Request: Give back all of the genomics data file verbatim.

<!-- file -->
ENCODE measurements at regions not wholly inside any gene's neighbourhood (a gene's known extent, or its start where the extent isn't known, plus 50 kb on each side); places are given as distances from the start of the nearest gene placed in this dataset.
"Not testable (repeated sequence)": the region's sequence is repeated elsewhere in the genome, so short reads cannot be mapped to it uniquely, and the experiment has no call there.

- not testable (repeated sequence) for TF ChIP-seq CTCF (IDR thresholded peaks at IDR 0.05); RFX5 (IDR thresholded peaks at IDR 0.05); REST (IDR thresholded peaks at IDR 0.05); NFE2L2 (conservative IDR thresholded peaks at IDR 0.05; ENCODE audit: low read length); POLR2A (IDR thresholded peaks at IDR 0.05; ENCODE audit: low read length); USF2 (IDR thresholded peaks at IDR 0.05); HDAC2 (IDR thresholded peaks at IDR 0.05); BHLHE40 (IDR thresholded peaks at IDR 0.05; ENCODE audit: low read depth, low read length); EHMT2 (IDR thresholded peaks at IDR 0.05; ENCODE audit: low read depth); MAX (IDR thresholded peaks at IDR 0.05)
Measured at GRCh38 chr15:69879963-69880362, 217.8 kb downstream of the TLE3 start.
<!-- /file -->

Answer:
ENCODE measurements at regions not wholly inside any gene's neighbourhood (a gene's known extent, or its start where the extent isn't known, plus 50 kb on each side); places are given as distances from the start of the nearest gene placed in this dataset.
"Not testable (repeated sequence)": the region's sequence is repeated elsewhere in the genome, so short reads cannot be mapped to it uniquely, and the experiment has no call there.

- not testable (repeated sequence) for TF ChIP-seq CTCF (IDR thresholded peaks at IDR 0.05); RFX5 (IDR thresholded peaks at IDR 0.05); REST (IDR thresholded peaks at IDR 0.05); NFE2L2 (conservative IDR thresholded peaks at IDR 0.05; ENCODE audit: low read length); POLR2A (IDR thresholded peaks at IDR 0.05; ENCODE audit: low read length); USF2 (IDR thresholded peaks at IDR 0.05); HDAC2 (IDR thresholded peaks at IDR 0.05); BHLHE40 (IDR thresholded peaks at IDR 0.05; ENCODE audit: low read depth, low read length); EHMT2 (IDR thresholded peaks at IDR 0.05; ENCODE audit: low read depth); MAX (IDR thresholded peaks at IDR 0.05)
Measured at GRCh38 chr15:69879963-69880362, 217.8 kb downstream of the TLE3 start.